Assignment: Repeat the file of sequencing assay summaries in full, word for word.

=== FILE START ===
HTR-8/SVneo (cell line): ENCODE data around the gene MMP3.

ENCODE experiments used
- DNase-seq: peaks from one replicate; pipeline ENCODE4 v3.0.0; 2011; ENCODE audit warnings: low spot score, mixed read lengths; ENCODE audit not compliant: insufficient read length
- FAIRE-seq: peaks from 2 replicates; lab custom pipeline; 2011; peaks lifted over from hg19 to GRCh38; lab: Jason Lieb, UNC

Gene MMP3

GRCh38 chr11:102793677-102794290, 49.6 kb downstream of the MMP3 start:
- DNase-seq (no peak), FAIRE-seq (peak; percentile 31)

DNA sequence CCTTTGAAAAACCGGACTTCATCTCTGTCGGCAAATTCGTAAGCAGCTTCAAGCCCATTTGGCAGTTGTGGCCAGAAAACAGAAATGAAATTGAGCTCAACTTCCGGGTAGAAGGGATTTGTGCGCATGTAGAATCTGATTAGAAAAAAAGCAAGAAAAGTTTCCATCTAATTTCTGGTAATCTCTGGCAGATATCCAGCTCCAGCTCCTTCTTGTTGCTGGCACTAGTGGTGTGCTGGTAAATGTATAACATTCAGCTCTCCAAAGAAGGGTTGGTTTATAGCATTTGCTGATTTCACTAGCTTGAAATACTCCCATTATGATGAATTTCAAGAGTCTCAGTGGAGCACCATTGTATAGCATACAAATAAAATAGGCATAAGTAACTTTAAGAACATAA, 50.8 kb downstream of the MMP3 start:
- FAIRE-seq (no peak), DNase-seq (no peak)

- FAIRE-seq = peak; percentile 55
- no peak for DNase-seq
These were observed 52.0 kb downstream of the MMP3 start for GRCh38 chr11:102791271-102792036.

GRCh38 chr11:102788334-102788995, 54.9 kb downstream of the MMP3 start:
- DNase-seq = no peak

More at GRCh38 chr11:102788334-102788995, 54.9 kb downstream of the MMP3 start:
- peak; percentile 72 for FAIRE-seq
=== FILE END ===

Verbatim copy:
HTR-8/SVneo (cell line): ENCODE data around the gene MMP3.

ENCODE experiments used
- DNase-seq: peaks from one replicate; pipeline ENCODE4 v3.0.0; 2011; ENCODE audit warnings: low spot score, mixed read lengths; ENCODE audit not compliant: insufficient read length
- FAIRE-seq: peaks from 2 replicates; lab custom pipeline; 2011; peaks lifted over from hg19 to GRCh38; lab: Jason Lieb, UNC

Gene MMP3

GRCh38 chr11:102793677-102794290, 49.6 kb downstream of the MMP3 start:
- DNase-seq (no peak), FAIRE-seq (peak; percentile 31)

DNA sequence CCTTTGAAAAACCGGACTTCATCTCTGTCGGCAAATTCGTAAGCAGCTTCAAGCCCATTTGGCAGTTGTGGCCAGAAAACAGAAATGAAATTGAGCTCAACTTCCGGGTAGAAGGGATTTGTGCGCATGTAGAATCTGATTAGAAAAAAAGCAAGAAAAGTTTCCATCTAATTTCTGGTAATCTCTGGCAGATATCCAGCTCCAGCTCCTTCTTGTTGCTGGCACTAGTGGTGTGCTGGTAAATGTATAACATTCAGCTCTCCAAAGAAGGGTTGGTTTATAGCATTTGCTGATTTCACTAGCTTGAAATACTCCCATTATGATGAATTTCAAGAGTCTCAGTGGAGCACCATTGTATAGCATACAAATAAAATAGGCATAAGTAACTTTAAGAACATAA, 50.8 kb downstream of the MMP3 start:
- FAIRE-seq (no peak), DNase-seq (no peak)

- FAIRE-seq = peak; percentile 55
- no peak for DNase-seq
These were observed 52.0 kb downstream of the MMP3 start for GRCh38 chr11:102791271-102792036.

GRCh38 chr11:102788334-102788995, 54.9 kb downstream of the MMP3 start:
- DNase-seq = no peak

More at GRCh38 chr11:102788334-102788995, 54.9 kb downstream of the MMP3 start:
- peak; percentile 72 for FAIRE-seq